Congress should increase the Alternative Simplified R&D credit in order to boost private sector R&D investments.

The U.S. R&D credit is far less generous than that of most other countries. In 2012, the United States ranked just 27th out of 42 countries studied in terms of R&D tax incentive generosity, down from 23rd just five years ago. Brazil, China, and India all offer more generous R&D tax credits than the United States. There are two potential policy options Congress could take increase America’s R&D competitiveness. Congress should either increase the ASC from 14 percent to 20 percent or it should expand the ASC by enacting a three-tier credit. Firms would continue to receive a credit of 14 percent of the amount of qualified expenses greater than 50 percent and below or equal to 75 percent of the average qualified research expenses. For qualified expenses greater than 75 percent and below or equal to 100 percent firms would receive a credit of 20 percent and for qualified research exceeding 100 percent of the base the credit would increase to 40 percent.

To boost investments in new equipment and to increase productivity, Congress should allow firms to expense, for tax purposes, all the cost of machinery and equipment in the first year instead of having to depreciate the costs over a number of years.

An effective growth policy needs to be based in part on lower prices for equipment and machinery. One way to do this is to let firms expense all the cost of equipment in the first year instead of having to amortize the costs over a number of years. Allowing for the expensing of purchases of plant and equipment will reduce the after-tax price of investment, raising the level of domestic investment and the productivity of workers. While expensing allows a tax-paying entity to deduct the full cost of assets in the year of purchase, depreciation spreads these deductions over a federally-determined asset lifetime. This costs firms more because they have less capital in early years. Expensing will not only make the U.S. corporate tax code more globally competitive, it will spur higher productivity and wages.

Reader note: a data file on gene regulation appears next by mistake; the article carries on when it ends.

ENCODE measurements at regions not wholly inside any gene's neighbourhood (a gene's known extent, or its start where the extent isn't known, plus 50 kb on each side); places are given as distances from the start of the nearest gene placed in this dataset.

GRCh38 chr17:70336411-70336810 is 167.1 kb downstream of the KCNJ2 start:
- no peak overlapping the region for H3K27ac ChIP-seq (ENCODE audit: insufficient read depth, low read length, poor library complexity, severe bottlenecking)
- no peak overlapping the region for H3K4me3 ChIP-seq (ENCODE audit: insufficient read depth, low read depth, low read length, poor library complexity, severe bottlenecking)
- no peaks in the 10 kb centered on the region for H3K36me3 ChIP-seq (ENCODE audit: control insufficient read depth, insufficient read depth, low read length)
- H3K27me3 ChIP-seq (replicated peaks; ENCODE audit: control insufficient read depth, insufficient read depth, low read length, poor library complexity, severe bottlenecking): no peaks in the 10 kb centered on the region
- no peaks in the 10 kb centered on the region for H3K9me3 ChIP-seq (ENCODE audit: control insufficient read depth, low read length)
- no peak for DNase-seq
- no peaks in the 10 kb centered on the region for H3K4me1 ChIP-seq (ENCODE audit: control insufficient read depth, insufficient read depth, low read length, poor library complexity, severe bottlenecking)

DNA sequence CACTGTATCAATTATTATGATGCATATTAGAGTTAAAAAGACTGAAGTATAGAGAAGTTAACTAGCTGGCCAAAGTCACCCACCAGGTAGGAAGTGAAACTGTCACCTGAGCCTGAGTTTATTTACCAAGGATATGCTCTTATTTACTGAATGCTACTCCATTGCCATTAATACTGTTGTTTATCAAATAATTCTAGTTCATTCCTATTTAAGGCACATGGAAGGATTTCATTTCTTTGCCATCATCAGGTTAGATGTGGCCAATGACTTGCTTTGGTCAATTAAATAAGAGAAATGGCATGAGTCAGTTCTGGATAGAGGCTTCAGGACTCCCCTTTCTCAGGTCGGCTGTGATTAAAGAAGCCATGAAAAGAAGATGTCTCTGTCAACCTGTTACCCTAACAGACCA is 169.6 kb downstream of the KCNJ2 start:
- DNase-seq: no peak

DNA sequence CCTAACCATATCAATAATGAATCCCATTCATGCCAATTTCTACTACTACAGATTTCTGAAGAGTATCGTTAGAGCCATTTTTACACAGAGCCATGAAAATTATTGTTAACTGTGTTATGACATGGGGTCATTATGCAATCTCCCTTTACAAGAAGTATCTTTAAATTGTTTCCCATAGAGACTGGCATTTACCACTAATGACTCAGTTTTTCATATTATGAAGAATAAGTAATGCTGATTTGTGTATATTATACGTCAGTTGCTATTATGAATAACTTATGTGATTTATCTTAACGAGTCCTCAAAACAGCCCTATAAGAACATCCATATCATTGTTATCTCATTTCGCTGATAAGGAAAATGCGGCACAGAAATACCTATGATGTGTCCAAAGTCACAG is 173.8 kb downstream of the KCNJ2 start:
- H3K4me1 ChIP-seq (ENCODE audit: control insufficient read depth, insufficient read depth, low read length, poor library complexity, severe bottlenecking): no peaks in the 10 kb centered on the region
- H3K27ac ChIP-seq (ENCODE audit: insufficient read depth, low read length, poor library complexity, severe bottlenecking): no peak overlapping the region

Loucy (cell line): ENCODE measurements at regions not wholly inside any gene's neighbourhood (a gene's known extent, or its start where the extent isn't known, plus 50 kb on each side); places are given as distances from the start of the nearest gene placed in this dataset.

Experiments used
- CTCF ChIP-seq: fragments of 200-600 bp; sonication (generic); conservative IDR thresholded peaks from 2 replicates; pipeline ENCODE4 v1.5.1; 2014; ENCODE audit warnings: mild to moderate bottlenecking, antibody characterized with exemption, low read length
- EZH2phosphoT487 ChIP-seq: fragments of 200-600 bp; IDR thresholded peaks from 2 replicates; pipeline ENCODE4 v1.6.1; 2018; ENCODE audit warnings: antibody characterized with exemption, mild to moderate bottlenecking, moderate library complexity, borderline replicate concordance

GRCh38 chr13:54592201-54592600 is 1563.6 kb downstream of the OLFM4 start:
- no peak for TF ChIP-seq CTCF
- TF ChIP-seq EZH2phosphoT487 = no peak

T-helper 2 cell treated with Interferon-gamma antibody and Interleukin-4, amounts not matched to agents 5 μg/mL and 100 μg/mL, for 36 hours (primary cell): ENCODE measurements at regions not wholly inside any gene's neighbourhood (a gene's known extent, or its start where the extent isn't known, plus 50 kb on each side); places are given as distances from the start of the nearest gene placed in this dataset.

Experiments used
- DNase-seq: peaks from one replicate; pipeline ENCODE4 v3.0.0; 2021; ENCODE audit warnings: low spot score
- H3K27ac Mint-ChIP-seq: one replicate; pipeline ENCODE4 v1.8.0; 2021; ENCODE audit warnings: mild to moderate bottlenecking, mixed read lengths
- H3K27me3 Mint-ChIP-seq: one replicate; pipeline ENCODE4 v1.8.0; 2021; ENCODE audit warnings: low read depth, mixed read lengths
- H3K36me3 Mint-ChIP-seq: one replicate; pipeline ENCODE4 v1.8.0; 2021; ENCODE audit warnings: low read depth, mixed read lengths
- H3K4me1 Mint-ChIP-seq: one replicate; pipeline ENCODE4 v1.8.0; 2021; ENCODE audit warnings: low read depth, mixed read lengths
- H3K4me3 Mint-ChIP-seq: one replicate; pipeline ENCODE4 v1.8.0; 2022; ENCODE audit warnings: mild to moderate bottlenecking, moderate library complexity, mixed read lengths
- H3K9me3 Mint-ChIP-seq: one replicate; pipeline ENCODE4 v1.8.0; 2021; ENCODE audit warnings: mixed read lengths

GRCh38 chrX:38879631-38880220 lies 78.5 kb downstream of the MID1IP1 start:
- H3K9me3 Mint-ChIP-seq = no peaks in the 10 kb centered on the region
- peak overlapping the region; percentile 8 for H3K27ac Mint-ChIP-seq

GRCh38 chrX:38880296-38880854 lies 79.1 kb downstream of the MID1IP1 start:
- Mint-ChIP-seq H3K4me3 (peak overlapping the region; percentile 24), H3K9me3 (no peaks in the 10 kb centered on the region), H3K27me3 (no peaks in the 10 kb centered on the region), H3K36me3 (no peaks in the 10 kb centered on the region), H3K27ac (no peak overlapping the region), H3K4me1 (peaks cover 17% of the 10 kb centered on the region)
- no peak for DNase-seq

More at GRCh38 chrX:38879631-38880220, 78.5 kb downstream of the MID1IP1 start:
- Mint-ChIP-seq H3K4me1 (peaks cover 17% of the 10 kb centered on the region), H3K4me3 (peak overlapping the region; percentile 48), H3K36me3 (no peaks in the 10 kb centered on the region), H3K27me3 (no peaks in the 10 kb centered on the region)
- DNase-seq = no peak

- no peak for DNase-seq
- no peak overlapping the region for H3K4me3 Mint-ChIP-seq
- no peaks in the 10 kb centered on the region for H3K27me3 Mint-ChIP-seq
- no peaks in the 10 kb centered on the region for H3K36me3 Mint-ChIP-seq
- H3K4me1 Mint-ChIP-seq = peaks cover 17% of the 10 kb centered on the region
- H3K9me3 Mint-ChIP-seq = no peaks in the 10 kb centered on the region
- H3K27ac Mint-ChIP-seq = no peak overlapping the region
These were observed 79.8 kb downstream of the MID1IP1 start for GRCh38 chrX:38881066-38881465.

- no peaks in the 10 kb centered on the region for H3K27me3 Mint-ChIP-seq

To promote collaboration between firms and non-corporate entities, Congress needs to broaden the R&D credit for collaborative energy-related research to any area of collaborative research and expand the rate from 20 to 40 percent.

There are several reasons to treat collaborative research more generously. First, participation in research consortia has a positive impact on firms’ own R&D expenditures and research productivity. Second, most collaborative research is more basic and exploratory than research typically conducted by a single company. Moreover, the research results are often shared, often through scientific publications. As a result, firms are less able to capture the benefits of collaborative re search, leading them to under invest in such research relative to socially optimal levels. Other countries, including Canada, Denmark, Hungary, Japan, France, Norway, Spain and the United Kingdom, provide firms more generous tax incentives for collaborative R&D. The U.S. provides a 20 percent total credit for collaborative R&D but it only applies to energy research.

Congress should avoid penalizing workers whose income fluctuates because they lose their jobs by reinstating income averaging in the federal tax code.

Before the 1986 Tax Reform Act taxpayers could average their income over three years, enabling them to avoid lower taxes in years when their incomes were temporarily low. The current federal tax code lacks this provision, penalizing workers who lose their jobs. Taxpayers should be allowed to average their income over three years and be able to take a tax credit for prior taxes paid if their tax liabilities fall because their incomes drop.

Time for “Repatriation Easing”

November 9, 2010
| Blogs & Op-eds

Last month's report of 151,000 new jobs was good news. At that pace, we can get back to the low 2007 unemployment rate - in 20 years! How can we do better? Last week the Fed tried "quantitative easing" - a dismal-science phrase for buying up government securities and dumping $600 billion back into the economy. Here's an additional idea: repatriation. In this blog post, Rob Atkinson argues that the idea has proven itself in recent years and is needed more than ever. Companies are eventually going to invest that trillion dollars or so now parked overseas. Why not amend the tax laws to make sure some of that money gets invested and moved into the economy here?